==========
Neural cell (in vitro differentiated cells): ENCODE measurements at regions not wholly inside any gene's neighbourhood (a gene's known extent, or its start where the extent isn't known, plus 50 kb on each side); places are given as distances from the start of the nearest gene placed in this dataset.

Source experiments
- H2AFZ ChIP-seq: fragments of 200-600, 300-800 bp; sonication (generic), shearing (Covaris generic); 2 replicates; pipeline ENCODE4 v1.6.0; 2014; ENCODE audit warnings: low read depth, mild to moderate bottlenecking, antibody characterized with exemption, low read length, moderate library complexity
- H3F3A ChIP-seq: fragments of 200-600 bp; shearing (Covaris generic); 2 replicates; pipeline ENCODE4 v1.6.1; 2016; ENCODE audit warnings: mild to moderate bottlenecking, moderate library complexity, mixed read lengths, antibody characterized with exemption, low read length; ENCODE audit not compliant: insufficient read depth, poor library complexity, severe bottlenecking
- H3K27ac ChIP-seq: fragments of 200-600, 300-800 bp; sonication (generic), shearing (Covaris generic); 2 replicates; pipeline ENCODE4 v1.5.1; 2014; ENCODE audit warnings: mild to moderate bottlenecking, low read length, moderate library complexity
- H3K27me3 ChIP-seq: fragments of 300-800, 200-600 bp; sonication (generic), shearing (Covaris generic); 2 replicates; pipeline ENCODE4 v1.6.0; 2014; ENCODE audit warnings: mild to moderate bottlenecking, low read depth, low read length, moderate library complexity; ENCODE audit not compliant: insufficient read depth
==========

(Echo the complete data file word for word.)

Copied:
Neural cell (in vitro differentiated cells): ENCODE measurements at regions not wholly inside any gene's neighbourhood (a gene's known extent, or its start where the extent isn't known, plus 50 kb on each side); places are given as distances from the start of the nearest gene placed in this dataset.

Source experiments
- H2AFZ ChIP-seq: fragments of 200-600, 300-800 bp; sonication (generic), shearing (Covaris generic); 2 replicates; pipeline ENCODE4 v1.6.0; 2014; ENCODE audit warnings: low read depth, mild to moderate bottlenecking, antibody characterized with exemption, low read length, moderate library complexity
- H3F3A ChIP-seq: fragments of 200-600 bp; shearing (Covaris generic); 2 replicates; pipeline ENCODE4 v1.6.1; 2016; ENCODE audit warnings: mild to moderate bottlenecking, moderate library complexity, mixed read lengths, antibody characterized with exemption, low read length; ENCODE audit not compliant: insufficient read depth, poor library complexity, severe bottlenecking
- H3K27ac ChIP-seq: fragments of 200-600, 300-800 bp; sonication (generic), shearing (Covaris generic); 2 replicates; pipeline ENCODE4 v1.5.1; 2014; ENCODE audit warnings: mild to moderate bottlenecking, low read length, moderate library complexity
- H3K27me3 ChIP-seq: fragments of 300-800, 200-600 bp; sonication (generic), shearing (Covaris generic); 2 replicates; pipeline ENCODE4 v1.6.0; 2014; ENCODE audit warnings: mild to moderate bottlenecking, low read depth, low read length, moderate library complexity; ENCODE audit not compliant: insufficient read depth